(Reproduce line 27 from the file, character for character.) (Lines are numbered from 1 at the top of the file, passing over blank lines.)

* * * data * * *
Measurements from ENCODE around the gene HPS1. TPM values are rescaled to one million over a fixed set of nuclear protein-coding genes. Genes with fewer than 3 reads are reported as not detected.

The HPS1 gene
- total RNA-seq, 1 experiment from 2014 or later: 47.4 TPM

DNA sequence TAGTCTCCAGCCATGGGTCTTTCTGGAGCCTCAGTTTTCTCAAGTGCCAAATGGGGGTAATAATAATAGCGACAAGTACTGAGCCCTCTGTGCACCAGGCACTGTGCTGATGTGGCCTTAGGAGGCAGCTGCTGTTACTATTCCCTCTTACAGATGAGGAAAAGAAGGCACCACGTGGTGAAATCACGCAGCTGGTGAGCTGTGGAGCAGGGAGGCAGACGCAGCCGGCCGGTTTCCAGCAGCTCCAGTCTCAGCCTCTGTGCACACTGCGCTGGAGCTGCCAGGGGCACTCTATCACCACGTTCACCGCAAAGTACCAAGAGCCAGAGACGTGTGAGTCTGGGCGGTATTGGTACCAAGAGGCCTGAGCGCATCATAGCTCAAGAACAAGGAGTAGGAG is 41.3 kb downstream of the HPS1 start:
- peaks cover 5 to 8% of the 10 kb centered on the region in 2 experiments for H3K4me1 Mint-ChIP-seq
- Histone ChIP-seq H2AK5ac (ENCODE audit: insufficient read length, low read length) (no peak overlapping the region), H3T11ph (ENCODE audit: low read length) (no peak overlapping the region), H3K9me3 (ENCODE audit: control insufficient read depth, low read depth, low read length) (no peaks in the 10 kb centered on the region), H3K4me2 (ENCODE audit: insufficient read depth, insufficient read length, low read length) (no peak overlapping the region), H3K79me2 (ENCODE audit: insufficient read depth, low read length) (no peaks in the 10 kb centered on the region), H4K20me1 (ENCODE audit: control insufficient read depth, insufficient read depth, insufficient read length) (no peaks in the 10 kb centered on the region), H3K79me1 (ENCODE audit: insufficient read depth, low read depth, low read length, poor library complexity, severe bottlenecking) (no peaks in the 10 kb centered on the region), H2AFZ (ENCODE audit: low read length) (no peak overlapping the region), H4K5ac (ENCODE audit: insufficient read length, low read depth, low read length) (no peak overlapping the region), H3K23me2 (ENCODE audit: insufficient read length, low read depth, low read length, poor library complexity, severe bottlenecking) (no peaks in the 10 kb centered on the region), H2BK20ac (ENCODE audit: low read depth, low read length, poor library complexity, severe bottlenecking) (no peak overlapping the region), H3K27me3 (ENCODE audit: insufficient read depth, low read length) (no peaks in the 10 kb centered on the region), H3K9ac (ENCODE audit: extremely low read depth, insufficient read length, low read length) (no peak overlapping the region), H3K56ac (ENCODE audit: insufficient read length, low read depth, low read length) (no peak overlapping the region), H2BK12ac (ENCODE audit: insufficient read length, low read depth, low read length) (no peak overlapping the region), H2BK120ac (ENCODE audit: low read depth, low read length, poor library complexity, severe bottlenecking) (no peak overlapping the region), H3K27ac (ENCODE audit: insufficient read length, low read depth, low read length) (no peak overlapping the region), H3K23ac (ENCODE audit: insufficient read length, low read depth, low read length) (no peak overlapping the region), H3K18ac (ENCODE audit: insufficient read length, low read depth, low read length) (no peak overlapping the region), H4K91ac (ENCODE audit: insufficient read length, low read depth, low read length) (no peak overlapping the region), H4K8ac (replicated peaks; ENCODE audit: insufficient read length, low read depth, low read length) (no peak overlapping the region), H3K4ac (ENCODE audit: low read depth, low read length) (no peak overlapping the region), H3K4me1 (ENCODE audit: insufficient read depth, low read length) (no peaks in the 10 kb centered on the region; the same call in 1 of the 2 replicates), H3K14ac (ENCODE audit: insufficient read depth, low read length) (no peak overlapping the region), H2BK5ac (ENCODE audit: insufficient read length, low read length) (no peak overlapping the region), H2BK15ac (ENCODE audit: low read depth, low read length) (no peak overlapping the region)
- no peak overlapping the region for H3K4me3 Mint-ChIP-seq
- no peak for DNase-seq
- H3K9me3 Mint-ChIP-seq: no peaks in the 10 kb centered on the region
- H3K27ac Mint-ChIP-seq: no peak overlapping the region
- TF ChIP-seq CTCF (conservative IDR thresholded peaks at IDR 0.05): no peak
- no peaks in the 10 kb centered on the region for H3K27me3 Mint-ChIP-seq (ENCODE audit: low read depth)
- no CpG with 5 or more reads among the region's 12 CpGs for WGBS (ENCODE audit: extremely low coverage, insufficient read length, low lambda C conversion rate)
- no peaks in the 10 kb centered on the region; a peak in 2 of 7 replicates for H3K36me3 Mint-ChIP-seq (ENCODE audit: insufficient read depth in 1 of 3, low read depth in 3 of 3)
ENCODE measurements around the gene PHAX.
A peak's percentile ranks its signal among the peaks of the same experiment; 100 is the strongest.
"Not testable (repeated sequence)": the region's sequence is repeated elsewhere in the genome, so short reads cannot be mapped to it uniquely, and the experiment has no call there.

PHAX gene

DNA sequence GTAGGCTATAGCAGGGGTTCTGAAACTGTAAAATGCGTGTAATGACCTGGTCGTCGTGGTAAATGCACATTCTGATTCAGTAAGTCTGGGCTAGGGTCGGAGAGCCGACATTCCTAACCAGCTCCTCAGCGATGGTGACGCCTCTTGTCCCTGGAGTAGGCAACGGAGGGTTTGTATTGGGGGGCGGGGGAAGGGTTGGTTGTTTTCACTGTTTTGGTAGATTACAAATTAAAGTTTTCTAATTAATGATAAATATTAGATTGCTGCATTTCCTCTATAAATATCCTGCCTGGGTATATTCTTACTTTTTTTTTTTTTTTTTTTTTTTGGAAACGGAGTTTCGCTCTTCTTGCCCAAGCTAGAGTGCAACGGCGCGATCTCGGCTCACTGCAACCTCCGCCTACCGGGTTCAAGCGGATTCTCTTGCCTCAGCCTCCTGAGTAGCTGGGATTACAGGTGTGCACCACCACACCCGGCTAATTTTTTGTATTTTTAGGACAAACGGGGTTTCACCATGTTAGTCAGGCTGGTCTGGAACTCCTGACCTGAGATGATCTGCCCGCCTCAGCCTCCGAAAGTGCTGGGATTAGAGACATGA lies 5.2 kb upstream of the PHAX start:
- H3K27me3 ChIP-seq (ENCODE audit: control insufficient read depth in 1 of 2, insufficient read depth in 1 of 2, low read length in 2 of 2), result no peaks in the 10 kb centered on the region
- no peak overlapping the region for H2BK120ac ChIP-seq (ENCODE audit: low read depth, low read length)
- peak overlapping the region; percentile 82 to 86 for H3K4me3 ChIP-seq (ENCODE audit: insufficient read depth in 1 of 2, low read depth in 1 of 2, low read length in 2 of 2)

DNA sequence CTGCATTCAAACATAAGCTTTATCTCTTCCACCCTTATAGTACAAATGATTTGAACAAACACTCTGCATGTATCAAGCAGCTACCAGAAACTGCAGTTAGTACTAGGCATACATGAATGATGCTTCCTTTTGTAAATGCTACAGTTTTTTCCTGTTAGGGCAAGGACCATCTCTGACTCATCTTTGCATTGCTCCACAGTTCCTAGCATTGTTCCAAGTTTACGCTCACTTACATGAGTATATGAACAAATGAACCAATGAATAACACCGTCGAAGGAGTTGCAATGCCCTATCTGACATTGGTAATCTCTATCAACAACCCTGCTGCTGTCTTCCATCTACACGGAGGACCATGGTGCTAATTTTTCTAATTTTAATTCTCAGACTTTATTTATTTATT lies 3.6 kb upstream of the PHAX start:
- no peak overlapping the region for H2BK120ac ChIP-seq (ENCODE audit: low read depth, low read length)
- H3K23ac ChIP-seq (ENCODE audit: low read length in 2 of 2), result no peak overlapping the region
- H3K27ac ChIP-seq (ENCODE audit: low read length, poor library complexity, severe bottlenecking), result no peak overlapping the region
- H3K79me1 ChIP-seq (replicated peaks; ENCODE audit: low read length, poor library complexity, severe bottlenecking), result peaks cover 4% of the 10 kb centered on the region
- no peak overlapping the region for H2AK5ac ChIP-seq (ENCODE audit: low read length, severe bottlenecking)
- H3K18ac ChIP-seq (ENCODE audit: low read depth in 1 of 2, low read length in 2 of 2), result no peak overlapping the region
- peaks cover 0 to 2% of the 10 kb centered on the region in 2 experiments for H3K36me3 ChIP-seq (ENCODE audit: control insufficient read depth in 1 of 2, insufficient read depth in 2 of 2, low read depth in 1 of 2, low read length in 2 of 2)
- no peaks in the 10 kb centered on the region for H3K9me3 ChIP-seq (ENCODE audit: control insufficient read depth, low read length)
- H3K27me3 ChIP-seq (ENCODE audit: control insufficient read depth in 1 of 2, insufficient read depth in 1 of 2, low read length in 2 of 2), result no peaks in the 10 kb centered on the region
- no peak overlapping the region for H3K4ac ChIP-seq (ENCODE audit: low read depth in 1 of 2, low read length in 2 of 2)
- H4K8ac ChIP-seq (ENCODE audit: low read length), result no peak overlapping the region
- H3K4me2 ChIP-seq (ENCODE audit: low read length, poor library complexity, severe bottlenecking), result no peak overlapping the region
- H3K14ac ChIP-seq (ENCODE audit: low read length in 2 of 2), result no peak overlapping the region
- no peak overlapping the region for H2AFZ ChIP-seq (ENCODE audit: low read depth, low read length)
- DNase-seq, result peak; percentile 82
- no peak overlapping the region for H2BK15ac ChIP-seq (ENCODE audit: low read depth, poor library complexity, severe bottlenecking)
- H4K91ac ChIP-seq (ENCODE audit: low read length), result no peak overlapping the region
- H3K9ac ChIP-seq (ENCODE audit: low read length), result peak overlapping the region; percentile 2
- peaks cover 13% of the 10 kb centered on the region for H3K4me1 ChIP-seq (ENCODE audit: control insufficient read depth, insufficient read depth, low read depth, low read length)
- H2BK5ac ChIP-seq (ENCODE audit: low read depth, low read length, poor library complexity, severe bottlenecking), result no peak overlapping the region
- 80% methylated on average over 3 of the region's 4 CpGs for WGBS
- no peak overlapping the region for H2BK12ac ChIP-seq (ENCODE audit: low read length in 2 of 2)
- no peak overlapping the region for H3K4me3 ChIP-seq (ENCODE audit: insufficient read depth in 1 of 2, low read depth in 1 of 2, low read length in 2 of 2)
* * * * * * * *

- H3K79me1 ChIP-seq (replicated peaks; ENCODE audit: low read length, poor library complexity, severe bottlenecking), result peaks cover 4% of the 10 kb centered on the region